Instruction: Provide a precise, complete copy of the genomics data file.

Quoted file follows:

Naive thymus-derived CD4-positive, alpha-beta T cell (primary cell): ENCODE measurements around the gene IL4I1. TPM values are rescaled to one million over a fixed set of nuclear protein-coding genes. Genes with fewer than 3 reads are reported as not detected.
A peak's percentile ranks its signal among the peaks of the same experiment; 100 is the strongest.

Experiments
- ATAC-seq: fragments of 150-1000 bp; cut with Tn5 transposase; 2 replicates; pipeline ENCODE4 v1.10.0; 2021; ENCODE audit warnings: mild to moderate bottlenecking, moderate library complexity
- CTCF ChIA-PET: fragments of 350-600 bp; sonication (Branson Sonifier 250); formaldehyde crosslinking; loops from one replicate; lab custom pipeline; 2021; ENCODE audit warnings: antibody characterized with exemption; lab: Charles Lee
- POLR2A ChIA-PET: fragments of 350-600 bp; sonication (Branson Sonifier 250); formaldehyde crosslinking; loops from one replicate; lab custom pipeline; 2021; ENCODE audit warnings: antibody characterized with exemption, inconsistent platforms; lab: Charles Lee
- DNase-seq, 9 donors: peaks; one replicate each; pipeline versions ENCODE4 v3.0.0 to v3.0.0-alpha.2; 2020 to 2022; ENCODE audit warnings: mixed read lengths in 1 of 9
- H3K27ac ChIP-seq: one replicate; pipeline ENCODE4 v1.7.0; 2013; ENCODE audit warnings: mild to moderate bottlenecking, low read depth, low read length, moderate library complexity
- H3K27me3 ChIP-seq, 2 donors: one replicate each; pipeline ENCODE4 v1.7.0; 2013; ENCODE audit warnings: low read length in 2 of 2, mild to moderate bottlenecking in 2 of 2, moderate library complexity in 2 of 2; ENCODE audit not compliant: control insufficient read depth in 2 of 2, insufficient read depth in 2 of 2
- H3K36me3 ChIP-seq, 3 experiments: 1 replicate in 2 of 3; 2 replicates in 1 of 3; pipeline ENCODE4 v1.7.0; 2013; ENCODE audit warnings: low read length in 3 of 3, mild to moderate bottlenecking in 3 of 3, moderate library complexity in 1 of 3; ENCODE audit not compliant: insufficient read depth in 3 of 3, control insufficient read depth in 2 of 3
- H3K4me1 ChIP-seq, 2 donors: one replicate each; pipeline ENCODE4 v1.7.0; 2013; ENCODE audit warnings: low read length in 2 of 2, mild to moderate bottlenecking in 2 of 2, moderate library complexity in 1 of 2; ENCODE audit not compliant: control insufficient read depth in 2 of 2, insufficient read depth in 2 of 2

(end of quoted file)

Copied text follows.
Naive thymus-derived CD4-positive, alpha-beta T cell (primary cell): ENCODE measurements around the gene IL4I1. TPM values are rescaled to one million over a fixed set of nuclear protein-coding genes. Genes with fewer than 3 reads are reported as not detected.
A peak's percentile ranks its signal among the peaks of the same experiment; 100 is the strongest.

Experiments
- ATAC-seq: fragments of 150-1000 bp; cut with Tn5 transposase; 2 replicates; pipeline ENCODE4 v1.10.0; 2021; ENCODE audit warnings: mild to moderate bottlenecking, moderate library complexity
- CTCF ChIA-PET: fragments of 350-600 bp; sonication (Branson Sonifier 250); formaldehyde crosslinking; loops from one replicate; lab custom pipeline; 2021; ENCODE audit warnings: antibody characterized with exemption; lab: Charles Lee
- POLR2A ChIA-PET: fragments of 350-600 bp; sonication (Branson Sonifier 250); formaldehyde crosslinking; loops from one replicate; lab custom pipeline; 2021; ENCODE audit warnings: antibody characterized with exemption, inconsistent platforms; lab: Charles Lee
- DNase-seq, 9 donors: peaks; one replicate each; pipeline versions ENCODE4 v3.0.0 to v3.0.0-alpha.2; 2020 to 2022; ENCODE audit warnings: mixed read lengths in 1 of 9
- H3K27ac ChIP-seq: one replicate; pipeline ENCODE4 v1.7.0; 2013; ENCODE audit warnings: mild to moderate bottlenecking, low read depth, low read length, moderate library complexity
- H3K27me3 ChIP-seq, 2 donors: one replicate each; pipeline ENCODE4 v1.7.0; 2013; ENCODE audit warnings: low read length in 2 of 2, mild to moderate bottlenecking in 2 of 2, moderate library complexity in 2 of 2; ENCODE audit not compliant: control insufficient read depth in 2 of 2, insufficient read depth in 2 of 2
- H3K36me3 ChIP-seq, 3 experiments: 1 replicate in 2 of 3; 2 replicates in 1 of 3; pipeline ENCODE4 v1.7.0; 2013; ENCODE audit warnings: low read length in 3 of 3, mild to moderate bottlenecking in 3 of 3, moderate library complexity in 1 of 3; ENCODE audit not compliant: insufficient read depth in 3 of 3, control insufficient read depth in 2 of 3
- H3K4me1 ChIP-seq, 2 donors: one replicate each; pipeline ENCODE4 v1.7.0; 2013; ENCODE audit warnings: low read length in 2 of 2, mild to moderate bottlenecking in 2 of 2, moderate library complexity in 1 of 2; ENCODE audit not compliant: control insufficient read depth in 2 of 2, insufficient read depth in 2 of 2